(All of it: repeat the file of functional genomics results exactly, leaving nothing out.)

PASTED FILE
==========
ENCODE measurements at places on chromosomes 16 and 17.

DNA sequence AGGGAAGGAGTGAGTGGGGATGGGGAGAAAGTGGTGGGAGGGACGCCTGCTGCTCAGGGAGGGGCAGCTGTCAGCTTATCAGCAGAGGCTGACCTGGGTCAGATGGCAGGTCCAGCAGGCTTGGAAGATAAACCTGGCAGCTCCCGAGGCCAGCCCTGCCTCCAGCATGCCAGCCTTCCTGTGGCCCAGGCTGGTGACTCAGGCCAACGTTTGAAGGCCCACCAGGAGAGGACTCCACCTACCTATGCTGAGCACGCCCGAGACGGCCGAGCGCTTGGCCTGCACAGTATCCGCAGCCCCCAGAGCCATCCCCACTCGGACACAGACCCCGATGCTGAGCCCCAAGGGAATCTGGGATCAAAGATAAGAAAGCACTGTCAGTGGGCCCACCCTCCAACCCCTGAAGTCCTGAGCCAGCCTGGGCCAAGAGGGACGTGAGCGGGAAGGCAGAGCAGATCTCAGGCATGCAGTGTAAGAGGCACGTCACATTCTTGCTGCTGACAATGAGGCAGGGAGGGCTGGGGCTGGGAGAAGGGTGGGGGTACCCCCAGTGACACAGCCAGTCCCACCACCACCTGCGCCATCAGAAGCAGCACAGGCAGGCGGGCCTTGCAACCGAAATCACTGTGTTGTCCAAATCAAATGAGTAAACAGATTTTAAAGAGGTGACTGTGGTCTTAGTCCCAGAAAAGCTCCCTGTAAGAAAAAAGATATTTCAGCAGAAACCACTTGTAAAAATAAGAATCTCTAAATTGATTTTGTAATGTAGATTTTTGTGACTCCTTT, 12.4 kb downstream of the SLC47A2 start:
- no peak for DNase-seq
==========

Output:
ENCODE measurements at places on chromosomes 16 and 17.

DNA sequence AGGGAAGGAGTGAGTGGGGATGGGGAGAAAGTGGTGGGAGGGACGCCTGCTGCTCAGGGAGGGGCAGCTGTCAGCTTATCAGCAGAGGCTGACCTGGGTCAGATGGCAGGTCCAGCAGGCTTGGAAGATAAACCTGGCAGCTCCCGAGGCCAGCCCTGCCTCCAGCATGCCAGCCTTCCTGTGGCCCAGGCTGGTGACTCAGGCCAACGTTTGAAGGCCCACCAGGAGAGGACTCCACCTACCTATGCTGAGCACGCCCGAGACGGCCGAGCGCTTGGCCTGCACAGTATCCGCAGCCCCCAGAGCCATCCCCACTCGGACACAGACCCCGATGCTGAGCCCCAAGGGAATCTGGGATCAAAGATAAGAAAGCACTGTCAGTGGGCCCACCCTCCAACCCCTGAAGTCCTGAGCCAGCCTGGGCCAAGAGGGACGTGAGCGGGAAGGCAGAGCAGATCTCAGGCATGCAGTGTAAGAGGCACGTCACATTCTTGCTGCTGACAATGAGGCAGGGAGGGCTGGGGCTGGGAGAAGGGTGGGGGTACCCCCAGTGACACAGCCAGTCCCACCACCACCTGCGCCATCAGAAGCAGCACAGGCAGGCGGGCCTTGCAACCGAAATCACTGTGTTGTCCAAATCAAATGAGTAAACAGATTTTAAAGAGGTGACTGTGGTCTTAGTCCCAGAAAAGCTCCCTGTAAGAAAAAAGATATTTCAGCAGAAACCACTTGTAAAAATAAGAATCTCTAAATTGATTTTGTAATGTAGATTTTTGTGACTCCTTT, 12.4 kb downstream of the SLC47A2 start:
- no peak for DNase-seq